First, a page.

Brain Cancer Treatment
Support Groups and Counseling
Living with cancer presents many new challenges, both for you and for your family and friends.
- You will probably have many worries about how the cancer will affect you and your ability to "live a normal life;" that is, to care for your family and home, to hold your job, and to continuing the friendships and activities you enjoy.
- Many people feel anxious and depressed. Some people feel angry and resentful; others feel helpless and defeated.
For most people with cancer, talking about their feelings and concerns helps.
- Your friends and family members can be very supportive. They may be hesitant to offer support until they see how you are coping. Don't wait for them to bring it up. If you want to talk about concerns, let them know.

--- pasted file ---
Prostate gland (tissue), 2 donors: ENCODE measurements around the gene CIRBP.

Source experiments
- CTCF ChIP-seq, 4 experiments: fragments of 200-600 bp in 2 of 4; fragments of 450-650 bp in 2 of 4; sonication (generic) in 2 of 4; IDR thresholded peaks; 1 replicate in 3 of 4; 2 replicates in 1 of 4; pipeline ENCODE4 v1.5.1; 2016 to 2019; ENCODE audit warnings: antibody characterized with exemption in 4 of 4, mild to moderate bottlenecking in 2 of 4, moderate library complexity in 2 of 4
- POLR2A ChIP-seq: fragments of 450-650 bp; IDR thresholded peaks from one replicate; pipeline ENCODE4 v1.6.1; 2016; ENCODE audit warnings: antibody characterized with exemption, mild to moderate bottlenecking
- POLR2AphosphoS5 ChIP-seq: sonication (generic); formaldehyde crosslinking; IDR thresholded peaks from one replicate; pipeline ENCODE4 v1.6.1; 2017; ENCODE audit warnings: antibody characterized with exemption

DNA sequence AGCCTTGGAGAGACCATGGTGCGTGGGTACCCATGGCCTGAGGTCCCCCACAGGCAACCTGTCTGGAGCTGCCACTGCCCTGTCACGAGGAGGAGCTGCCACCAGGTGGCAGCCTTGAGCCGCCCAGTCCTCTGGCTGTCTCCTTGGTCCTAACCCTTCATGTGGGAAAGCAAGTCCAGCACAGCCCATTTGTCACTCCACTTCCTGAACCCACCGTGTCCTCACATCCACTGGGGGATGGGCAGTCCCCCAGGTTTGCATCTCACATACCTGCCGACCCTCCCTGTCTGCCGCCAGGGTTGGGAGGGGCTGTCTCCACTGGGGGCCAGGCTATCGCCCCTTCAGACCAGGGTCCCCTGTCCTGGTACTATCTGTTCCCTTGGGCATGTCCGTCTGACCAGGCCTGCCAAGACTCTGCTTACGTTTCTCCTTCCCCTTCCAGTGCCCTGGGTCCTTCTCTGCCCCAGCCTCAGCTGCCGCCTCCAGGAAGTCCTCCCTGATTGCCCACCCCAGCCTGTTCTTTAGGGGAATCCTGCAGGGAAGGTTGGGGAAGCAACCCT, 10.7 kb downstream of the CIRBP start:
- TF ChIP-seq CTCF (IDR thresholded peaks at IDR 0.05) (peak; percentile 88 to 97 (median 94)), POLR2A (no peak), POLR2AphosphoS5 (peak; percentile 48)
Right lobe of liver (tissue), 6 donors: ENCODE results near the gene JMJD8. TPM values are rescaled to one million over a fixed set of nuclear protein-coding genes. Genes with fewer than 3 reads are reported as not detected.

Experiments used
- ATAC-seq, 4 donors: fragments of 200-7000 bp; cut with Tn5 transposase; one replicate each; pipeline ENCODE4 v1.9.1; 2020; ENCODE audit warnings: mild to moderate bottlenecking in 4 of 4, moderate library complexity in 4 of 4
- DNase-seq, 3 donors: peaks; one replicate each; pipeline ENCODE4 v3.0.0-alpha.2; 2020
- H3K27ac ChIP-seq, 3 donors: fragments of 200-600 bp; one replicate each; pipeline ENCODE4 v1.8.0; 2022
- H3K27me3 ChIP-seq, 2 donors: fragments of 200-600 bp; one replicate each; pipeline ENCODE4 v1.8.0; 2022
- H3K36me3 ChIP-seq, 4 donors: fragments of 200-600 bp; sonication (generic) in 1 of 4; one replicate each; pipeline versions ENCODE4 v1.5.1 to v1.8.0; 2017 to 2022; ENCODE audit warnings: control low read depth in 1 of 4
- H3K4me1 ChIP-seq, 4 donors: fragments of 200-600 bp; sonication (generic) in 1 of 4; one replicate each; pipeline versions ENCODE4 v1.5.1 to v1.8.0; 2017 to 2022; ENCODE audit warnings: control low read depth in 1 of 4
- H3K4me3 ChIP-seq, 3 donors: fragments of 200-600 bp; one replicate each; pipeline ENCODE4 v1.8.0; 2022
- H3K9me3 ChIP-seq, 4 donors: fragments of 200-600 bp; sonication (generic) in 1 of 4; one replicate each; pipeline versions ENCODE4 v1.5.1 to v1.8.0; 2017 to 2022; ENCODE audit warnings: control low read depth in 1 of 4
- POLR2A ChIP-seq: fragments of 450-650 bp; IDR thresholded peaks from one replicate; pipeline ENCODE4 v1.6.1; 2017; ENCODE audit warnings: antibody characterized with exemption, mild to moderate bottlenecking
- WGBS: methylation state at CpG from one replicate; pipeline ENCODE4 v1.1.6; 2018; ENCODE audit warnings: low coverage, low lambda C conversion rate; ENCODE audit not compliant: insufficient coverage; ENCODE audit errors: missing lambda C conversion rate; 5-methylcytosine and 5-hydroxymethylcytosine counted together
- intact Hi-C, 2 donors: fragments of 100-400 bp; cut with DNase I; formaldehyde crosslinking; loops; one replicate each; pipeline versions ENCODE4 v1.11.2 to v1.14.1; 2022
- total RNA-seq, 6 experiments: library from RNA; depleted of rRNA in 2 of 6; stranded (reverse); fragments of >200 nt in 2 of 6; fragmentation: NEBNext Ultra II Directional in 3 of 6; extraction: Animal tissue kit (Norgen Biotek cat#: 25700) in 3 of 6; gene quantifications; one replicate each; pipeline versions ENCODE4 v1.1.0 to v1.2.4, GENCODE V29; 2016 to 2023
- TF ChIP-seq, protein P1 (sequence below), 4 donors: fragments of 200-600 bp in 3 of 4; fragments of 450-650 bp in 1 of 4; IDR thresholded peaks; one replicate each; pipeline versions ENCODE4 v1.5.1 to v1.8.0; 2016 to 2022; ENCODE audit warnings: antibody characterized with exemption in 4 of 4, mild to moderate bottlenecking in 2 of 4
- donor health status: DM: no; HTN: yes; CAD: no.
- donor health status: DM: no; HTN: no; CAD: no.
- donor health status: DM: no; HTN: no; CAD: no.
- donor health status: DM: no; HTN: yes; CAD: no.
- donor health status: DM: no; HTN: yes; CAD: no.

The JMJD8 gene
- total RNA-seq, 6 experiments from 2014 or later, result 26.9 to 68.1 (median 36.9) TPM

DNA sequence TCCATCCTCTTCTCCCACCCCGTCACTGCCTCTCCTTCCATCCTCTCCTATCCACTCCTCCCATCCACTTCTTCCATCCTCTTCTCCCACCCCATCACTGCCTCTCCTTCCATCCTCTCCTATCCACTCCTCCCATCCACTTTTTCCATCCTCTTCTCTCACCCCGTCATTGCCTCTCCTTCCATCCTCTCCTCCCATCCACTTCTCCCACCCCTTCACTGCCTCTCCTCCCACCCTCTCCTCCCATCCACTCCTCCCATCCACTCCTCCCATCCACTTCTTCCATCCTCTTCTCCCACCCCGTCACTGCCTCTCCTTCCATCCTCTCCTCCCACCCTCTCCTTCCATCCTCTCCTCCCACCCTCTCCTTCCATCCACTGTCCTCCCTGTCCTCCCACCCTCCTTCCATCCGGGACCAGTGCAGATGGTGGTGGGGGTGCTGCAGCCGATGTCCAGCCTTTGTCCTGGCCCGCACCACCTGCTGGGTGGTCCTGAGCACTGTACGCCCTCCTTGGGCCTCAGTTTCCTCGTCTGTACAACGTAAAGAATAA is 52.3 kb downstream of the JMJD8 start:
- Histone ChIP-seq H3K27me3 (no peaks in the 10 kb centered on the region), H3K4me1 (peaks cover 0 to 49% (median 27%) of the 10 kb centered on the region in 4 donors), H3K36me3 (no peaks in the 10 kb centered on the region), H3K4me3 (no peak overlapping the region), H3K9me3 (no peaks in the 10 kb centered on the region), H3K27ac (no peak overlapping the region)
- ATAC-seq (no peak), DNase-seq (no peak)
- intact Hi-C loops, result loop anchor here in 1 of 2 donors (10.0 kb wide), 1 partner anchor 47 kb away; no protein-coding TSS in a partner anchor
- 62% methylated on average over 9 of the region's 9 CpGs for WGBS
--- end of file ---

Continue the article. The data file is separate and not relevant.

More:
- Some people don't want to "burden" their loved ones, or prefer talking about their concerns with a more neutral professional. A social worker, counselor, or member of the clergy may be helpful if you want to discuss feelings and concerns about having cancer. Your oncologist should be able to recommend someone.
- Many people with cancer are helped profoundly by talking to other people who have cancer. Sharing concerns with others who have been through the same experience can be remarkably reassuring. Support groups of people with cancer may be available through the medical center where you are receiving treatment. The American Cancer Society also has information about support groups all over the U.S.
More Brain Cancer Resources
American Cancer Society
National Cancer Institute, National Institutes of Heal
The Brain Tumor Society